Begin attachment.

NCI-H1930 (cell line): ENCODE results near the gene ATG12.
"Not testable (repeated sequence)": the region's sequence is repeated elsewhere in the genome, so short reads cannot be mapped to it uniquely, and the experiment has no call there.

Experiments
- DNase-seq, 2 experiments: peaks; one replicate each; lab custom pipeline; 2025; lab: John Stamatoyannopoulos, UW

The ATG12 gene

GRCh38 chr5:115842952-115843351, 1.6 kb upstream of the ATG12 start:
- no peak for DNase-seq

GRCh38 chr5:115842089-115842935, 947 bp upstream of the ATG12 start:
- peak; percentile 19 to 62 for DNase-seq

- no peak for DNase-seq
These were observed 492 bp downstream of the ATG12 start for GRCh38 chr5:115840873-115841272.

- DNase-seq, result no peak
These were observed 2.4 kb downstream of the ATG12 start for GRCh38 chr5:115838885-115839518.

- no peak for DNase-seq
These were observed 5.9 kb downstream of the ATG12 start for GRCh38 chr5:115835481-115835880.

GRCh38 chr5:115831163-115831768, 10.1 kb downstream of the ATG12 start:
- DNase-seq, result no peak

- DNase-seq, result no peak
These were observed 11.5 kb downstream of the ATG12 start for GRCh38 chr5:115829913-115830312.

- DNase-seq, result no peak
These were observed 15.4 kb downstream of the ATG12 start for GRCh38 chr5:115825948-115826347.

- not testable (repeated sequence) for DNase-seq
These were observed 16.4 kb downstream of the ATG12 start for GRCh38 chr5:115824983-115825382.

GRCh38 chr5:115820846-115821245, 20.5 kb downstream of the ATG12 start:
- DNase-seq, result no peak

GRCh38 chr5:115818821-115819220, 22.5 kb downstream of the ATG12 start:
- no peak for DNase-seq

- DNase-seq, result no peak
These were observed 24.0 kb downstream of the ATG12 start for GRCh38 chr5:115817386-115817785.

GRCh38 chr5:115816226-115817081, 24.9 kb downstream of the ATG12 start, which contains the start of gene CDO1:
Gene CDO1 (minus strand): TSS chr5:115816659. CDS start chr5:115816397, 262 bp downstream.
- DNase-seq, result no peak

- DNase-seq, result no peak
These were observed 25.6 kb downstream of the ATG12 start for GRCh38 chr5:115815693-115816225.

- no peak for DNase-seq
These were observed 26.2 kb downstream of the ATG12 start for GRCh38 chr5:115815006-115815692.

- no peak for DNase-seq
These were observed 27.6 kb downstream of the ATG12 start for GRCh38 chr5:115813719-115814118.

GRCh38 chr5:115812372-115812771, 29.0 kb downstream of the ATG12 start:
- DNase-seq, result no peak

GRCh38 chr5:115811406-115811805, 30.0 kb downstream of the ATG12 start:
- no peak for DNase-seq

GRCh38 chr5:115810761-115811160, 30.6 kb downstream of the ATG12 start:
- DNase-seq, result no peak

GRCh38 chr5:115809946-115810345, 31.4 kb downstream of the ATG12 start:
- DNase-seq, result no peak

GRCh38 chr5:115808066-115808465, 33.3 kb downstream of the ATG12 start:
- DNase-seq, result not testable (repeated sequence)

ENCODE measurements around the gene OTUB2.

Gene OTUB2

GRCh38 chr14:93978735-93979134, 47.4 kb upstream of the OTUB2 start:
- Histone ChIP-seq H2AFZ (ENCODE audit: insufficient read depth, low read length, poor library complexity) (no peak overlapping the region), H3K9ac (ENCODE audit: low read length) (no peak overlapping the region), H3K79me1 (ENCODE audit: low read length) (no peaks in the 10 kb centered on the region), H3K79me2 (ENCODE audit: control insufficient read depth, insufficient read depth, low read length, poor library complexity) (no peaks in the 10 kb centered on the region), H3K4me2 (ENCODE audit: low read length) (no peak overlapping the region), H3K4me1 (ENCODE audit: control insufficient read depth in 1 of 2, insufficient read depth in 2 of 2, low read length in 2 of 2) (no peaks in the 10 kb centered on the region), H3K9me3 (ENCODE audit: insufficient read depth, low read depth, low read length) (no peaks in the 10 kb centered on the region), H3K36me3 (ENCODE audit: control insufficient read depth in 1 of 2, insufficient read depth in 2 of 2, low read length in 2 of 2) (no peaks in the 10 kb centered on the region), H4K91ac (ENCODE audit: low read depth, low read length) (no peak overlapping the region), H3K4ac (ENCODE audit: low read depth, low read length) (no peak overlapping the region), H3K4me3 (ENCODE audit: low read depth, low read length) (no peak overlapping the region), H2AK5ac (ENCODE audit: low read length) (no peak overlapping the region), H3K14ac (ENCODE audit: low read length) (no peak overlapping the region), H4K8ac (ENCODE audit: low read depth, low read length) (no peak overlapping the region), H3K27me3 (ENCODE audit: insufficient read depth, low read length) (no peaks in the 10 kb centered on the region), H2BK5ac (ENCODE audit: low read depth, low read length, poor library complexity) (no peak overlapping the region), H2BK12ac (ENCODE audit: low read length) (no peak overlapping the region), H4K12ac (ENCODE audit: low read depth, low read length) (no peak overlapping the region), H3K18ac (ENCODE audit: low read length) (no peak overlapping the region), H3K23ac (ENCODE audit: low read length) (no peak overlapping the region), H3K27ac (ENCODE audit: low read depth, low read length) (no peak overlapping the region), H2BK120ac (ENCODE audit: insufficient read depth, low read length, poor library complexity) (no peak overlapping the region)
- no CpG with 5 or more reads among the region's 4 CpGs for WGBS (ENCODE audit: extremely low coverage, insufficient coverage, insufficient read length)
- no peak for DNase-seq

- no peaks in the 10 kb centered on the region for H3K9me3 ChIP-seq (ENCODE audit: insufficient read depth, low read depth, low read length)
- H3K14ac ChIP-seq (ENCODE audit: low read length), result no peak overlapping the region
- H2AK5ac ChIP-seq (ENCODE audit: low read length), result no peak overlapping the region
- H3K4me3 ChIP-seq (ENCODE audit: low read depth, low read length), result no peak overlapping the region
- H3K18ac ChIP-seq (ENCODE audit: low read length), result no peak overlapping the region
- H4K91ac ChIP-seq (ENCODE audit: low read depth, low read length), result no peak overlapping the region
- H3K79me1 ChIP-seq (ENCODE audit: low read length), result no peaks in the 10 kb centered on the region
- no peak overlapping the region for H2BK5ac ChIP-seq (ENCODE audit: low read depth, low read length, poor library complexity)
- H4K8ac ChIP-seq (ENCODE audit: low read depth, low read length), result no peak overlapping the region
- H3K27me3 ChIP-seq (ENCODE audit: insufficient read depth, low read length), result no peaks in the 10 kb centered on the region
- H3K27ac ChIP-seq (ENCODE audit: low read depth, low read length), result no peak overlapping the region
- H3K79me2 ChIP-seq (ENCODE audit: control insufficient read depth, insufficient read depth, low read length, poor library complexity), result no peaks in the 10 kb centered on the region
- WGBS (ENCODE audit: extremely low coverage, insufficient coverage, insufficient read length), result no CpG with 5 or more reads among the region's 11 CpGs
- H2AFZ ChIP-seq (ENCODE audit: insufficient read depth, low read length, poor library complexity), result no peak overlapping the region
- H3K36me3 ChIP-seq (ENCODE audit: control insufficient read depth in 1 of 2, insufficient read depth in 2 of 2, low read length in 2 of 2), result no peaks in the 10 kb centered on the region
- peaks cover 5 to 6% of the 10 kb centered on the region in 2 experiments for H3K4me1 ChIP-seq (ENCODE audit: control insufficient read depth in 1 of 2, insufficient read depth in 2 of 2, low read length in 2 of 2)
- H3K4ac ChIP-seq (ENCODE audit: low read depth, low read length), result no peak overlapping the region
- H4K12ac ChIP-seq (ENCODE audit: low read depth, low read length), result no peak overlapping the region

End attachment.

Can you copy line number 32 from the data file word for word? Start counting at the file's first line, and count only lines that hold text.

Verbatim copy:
- DNase-seq, result no peak